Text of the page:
Oldest 'Homo sapiens' fossil in Asia found in Saudi Arabia

Oldest 'Homo sapiens' fossil in Asia found in Saudi Arabia



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The Homo sapiens migrations they are more complex than we thought. Both the dates of the beginning of their journey around the world and the paths that our ancestors undertook are disproved with each of the fossils that are found.

Until now it was thought that the human exodus out of Africa occurred between 130,000 and 90,000 years ago, and that they reached Eurasia about 60,000 years ago.

[Tweet "The finding in Saudi Arabia supports the hypothesis that the first migrations had a greater geographic extension than previously thought."]

This hypothesis was already questioned with the discovery of a jaw fragment from 200,000 to 175,000 years ago in the Mislyia cave in Israel, which advanced the departure of modern humans from Africa by about 60,000.

Now, the discovery in Saudi Arabia of a modern human fossil, the oldest in Asia at about 90,000 years old, supports the hypothesis that the first migrations out of Africa had a greater geographic extension than previously thought.

Read: Saudi Arabia, key point in human evolution

“Traditionally, it was believed that modern humans migrated from Africa in a single wave and moved through Eurasia rapidly 60,000 years ago. Instead, we believe there were many opportunities for hunter-gatherers to migrate out of Africa for various periods of time, ”he points out to Sync Michael Petraglia, researcher at the Max Planck Institute for the Science of Human History (Germany) and lead author of the study published by Nature Ecology & Evolution.

The research team, in which the National Center for Research on Human Evolution (CENIEH) has participated, has discovered a phalanx of about 3 cm in the Al Wusta site, an ancient freshwater lake located in what is now the desert of Nefud.

“The dating of the finger has been carried out with uranium series method and the 90,000 year result makes it the oldest Homo sapiens fossil dated directly outside of Africa and the Levantine Corridor [the strip between the Mediterranean, Israel, Jordan and Syria] ”, explains Mathieu Duval, researcher at the Australian Research Center for Human Evolution at Griffith University (Australia), who has carried out the resonance dating Electronic paramagnetic in the CENIEH laboratories.

Before this discovery, hypotheses suggested that the first dispersions in Eurasia were unsuccessful and they were limited to the forests of the eastern Mediterranean, at the gates of Africa. But nevertheless, the find at Al Wusta shows that there were multiple dispersals outside Africa and these extended beyond what was known before.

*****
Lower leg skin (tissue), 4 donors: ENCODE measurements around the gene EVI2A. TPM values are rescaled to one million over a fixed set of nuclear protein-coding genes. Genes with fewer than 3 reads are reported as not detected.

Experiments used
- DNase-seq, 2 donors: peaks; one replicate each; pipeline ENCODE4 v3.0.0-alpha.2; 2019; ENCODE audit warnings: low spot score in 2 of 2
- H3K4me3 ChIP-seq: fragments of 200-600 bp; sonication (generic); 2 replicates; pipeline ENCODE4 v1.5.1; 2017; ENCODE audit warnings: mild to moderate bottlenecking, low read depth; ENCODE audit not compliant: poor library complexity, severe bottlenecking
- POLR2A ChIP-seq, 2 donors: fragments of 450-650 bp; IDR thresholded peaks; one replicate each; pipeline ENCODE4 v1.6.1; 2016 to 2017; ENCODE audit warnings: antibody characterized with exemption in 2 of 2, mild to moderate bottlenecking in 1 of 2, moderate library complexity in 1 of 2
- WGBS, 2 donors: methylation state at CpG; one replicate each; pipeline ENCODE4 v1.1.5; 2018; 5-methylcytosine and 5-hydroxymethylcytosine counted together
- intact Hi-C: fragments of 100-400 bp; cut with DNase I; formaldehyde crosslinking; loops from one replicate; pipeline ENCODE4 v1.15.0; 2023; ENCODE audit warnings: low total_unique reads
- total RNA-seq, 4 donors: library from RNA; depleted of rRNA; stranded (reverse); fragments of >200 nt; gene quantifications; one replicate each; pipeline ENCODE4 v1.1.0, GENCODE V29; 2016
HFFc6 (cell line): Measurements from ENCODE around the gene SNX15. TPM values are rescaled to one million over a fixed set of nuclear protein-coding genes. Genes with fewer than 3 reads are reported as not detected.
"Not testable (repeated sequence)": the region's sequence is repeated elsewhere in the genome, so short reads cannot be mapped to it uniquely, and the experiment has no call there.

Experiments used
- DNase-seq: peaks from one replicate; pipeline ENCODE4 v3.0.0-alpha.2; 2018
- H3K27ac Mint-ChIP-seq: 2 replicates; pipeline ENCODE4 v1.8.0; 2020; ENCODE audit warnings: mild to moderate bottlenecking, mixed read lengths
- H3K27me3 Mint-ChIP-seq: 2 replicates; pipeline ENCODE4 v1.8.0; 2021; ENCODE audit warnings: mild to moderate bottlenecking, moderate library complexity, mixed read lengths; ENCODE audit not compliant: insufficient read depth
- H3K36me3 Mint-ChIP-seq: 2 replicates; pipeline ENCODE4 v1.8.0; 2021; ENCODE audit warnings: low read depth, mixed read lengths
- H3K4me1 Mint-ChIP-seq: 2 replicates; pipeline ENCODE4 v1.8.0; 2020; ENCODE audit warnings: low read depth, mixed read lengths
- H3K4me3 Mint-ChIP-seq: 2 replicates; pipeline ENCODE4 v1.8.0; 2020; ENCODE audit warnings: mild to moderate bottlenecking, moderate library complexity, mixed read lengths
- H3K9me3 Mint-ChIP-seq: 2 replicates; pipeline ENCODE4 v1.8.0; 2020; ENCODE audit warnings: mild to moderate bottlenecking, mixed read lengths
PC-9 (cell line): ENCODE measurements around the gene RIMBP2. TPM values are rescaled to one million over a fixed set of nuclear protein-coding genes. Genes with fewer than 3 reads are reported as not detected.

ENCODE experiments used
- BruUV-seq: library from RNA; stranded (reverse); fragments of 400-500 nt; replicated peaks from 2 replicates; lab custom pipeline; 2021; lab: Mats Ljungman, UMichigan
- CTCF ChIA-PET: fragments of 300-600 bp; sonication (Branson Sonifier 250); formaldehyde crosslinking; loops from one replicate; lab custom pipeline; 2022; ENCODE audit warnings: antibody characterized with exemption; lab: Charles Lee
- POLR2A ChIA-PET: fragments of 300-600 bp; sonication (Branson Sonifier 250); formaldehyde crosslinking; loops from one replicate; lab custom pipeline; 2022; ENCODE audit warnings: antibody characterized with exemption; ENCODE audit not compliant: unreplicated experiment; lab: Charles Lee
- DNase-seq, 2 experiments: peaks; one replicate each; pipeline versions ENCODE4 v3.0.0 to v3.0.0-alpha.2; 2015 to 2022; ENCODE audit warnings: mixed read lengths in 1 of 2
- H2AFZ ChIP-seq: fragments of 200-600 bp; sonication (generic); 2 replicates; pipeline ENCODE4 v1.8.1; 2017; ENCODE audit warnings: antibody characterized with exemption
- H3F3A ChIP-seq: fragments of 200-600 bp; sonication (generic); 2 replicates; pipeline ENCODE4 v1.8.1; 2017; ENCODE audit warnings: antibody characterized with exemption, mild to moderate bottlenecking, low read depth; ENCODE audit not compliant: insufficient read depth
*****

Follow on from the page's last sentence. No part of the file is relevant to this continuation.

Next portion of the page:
“The theory of the exit from Africa in its original approach has become obsolete. Homo sapiens has been outside of Africa and the Levant for more than 80,000 years. Now we want to know the routes, the reasons for their trip and what was the destination of the first explorers of our species ”, says María Martinón Torres, director of CENIEH.

A humid and rich region

According to the researchers, so far the Arabian peninsula was not part of the story of the modern human's departure from Africa. “Most theories suggested that humans moved north, the Levant or south, using the shores of the Indian Ocean to migrate to Australia. The Al Wusta fossil convincingly shows that none of the models is correct ”, the anthropologist concludes.

[Tweet "#History - Humans migrated from Africa to Arabia, probably following and hunting mammals, such as wild cattle and gazelles, as they moved."]

Homo sapiens actually also used a land route when they migrated into the interior of Arabia and the rest of Asia. About 90,000 years ago, migrations coincided with a humid period in which rivers and lakes predominated in that region. Thus, the Arabian peninsula must have been a grassland area with many animals to hunt and with a large supply of fresh drinking water.

"Humans migrated from Africa to Arabia, probably following and hunting mammals, such as wild cattle and gazelles, as they moved," Petraglia explains to Sinc. At the site, scientists also found animals of the same age, including hippopotamuses and tiny freshwater snails, as well as abundant human-made stone tools.

In fact, the finger, which belonged to an adult Homo sapiens, had a slight malformation in the bone, probably caused by the mechanical stress exerted on your hand to make stone tools. "These utensils are reminiscent of those made by Homo sapiens in Africa, thus establishing a close connection between Africa and Arabia", concludes the expert.

Via Sync

After studying History at the University and after many previous tests, Red Historia was born, a project that emerged as a means of dissemination where you can find the most important news of archeology, history and humanities, as well as articles of interest, curiosities and much more. In short, a meeting point for everyone where they can share information and continue learning.


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